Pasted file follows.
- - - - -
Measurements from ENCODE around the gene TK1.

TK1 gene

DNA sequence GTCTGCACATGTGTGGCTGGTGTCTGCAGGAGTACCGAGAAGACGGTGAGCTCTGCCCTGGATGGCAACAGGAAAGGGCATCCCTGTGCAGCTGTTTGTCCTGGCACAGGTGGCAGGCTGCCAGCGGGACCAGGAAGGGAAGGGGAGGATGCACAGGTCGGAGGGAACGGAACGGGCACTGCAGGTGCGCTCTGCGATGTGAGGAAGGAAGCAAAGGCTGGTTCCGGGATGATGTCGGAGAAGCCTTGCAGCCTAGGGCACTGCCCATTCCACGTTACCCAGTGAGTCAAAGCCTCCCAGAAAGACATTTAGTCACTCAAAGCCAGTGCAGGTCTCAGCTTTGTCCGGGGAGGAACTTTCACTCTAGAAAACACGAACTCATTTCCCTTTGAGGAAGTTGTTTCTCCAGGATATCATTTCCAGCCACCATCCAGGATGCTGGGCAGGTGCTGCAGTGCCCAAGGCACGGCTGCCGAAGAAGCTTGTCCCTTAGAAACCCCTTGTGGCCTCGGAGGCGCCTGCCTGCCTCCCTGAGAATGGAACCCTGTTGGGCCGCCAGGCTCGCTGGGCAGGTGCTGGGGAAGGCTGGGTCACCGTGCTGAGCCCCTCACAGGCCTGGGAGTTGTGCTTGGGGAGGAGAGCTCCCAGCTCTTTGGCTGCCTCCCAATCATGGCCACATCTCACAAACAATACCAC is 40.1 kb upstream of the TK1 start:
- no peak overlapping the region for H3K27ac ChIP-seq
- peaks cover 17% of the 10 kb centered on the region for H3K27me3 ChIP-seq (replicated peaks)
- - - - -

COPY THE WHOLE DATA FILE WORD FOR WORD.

Measurements from ENCODE around the gene TK1.

TK1 gene

DNA sequence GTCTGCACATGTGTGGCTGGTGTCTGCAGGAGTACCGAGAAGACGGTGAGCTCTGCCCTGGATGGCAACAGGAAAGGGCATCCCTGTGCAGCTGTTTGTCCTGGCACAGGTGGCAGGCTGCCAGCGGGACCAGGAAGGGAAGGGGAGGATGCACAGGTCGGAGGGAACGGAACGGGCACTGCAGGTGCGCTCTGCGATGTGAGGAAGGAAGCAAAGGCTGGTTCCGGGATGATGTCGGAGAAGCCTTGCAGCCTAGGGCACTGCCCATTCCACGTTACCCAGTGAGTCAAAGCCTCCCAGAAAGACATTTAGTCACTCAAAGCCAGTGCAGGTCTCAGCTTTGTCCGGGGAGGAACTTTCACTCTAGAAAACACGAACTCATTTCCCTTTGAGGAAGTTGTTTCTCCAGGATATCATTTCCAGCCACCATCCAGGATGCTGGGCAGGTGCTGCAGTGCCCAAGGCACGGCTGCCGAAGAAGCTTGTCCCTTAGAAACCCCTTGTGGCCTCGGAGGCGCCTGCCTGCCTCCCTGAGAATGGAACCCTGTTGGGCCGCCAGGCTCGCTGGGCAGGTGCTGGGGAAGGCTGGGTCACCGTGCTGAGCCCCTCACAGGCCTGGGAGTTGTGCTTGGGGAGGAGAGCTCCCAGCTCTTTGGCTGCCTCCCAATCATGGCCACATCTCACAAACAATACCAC is 40.1 kb upstream of the TK1 start:
- no peak overlapping the region for H3K27ac ChIP-seq
- peaks cover 17% of the 10 kb centered on the region for H3K27me3 ChIP-seq (replicated peaks)